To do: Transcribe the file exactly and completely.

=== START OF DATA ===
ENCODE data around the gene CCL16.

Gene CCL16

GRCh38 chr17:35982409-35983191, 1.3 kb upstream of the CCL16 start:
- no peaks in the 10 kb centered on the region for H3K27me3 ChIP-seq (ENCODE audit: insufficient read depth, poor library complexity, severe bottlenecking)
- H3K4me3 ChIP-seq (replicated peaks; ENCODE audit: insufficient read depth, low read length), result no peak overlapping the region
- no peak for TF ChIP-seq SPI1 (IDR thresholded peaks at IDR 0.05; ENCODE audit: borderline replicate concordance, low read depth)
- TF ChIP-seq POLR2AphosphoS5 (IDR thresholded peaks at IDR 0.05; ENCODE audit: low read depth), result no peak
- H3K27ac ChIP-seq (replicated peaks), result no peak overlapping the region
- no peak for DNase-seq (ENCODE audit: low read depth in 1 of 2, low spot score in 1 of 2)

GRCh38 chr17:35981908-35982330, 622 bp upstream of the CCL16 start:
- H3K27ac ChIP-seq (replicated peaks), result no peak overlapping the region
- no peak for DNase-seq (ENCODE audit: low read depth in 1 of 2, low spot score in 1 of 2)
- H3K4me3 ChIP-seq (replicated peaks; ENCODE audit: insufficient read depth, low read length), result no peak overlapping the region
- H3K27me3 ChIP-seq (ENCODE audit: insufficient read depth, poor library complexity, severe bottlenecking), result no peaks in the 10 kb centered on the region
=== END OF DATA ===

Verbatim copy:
ENCODE data around the gene CCL16.

Gene CCL16

GRCh38 chr17:35982409-35983191, 1.3 kb upstream of the CCL16 start:
- no peaks in the 10 kb centered on the region for H3K27me3 ChIP-seq (ENCODE audit: insufficient read depth, poor library complexity, severe bottlenecking)
- H3K4me3 ChIP-seq (replicated peaks; ENCODE audit: insufficient read depth, low read length), result no peak overlapping the region
- no peak for TF ChIP-seq SPI1 (IDR thresholded peaks at IDR 0.05; ENCODE audit: borderline replicate concordance, low read depth)
- TF ChIP-seq POLR2AphosphoS5 (IDR thresholded peaks at IDR 0.05; ENCODE audit: low read depth), result no peak
- H3K27ac ChIP-seq (replicated peaks), result no peak overlapping the region
- no peak for DNase-seq (ENCODE audit: low read depth in 1 of 2, low spot score in 1 of 2)

GRCh38 chr17:35981908-35982330, 622 bp upstream of the CCL16 start:
- H3K27ac ChIP-seq (replicated peaks), result no peak overlapping the region
- no peak for DNase-seq (ENCODE audit: low read depth in 1 of 2, low spot score in 1 of 2)
- H3K4me3 ChIP-seq (replicated peaks; ENCODE audit: insufficient read depth, low read length), result no peak overlapping the region
- H3K27me3 ChIP-seq (ENCODE audit: insufficient read depth, poor library complexity, severe bottlenecking), result no peaks in the 10 kb centered on the region